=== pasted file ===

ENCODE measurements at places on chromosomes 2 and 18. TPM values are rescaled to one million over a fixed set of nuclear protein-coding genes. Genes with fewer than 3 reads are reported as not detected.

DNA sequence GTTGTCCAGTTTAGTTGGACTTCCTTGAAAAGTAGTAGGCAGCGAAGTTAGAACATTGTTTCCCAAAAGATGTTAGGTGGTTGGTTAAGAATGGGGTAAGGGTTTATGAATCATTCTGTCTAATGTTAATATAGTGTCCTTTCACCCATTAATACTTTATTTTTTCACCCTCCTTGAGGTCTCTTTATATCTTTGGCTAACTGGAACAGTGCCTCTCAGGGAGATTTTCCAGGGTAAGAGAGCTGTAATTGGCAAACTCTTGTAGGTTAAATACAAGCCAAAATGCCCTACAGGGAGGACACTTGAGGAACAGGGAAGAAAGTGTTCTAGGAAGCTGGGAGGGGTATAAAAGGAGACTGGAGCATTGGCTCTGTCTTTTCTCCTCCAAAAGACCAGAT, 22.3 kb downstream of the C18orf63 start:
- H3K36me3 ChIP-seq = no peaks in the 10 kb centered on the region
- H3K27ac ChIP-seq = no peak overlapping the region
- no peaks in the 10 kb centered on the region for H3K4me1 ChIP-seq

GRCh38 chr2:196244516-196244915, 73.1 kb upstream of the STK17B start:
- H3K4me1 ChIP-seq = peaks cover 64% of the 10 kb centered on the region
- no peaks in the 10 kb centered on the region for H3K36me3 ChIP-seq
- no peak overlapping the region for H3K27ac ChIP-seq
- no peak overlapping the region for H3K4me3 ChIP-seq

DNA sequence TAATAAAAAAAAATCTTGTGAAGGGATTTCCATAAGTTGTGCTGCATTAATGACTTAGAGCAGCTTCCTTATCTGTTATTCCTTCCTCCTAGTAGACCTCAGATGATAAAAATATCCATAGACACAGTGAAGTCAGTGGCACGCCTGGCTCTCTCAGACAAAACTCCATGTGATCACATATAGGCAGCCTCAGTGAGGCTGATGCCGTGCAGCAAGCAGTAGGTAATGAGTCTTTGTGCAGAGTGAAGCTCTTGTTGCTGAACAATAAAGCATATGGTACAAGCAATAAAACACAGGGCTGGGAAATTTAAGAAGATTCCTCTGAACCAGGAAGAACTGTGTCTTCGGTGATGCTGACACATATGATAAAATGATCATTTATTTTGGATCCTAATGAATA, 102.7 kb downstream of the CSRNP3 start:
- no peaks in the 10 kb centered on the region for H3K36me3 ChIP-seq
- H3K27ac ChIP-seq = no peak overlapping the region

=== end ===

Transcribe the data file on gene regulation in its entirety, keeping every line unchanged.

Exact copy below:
ENCODE measurements at places on chromosomes 2 and 18. TPM values are rescaled to one million over a fixed set of nuclear protein-coding genes. Genes with fewer than 3 reads are reported as not detected.

DNA sequence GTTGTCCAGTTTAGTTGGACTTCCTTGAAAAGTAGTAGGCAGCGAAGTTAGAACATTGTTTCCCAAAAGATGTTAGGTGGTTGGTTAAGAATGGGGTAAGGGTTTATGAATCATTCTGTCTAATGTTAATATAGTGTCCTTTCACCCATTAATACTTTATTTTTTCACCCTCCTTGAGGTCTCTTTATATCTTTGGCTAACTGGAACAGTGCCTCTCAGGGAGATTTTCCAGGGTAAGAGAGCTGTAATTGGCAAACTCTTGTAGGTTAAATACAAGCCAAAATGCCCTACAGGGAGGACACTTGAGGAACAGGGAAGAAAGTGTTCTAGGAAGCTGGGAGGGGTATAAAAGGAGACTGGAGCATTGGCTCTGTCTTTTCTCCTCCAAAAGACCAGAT, 22.3 kb downstream of the C18orf63 start:
- H3K36me3 ChIP-seq = no peaks in the 10 kb centered on the region
- H3K27ac ChIP-seq = no peak overlapping the region
- no peaks in the 10 kb centered on the region for H3K4me1 ChIP-seq

GRCh38 chr2:196244516-196244915, 73.1 kb upstream of the STK17B start:
- H3K4me1 ChIP-seq = peaks cover 64% of the 10 kb centered on the region
- no peaks in the 10 kb centered on the region for H3K36me3 ChIP-seq
- no peak overlapping the region for H3K27ac ChIP-seq
- no peak overlapping the region for H3K4me3 ChIP-seq

DNA sequence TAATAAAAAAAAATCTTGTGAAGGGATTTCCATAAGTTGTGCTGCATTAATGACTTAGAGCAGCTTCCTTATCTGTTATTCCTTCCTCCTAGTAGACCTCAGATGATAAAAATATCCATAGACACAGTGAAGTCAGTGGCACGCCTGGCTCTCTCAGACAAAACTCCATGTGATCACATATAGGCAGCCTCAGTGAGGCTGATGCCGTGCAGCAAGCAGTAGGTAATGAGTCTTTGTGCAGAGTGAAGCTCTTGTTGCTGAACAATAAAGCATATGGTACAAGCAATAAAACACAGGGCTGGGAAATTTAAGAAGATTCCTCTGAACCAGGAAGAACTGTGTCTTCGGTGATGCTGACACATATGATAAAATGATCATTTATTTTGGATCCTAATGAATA, 102.7 kb downstream of the CSRNP3 start:
- no peaks in the 10 kb centered on the region for H3K36me3 ChIP-seq
- H3K27ac ChIP-seq = no peak overlapping the region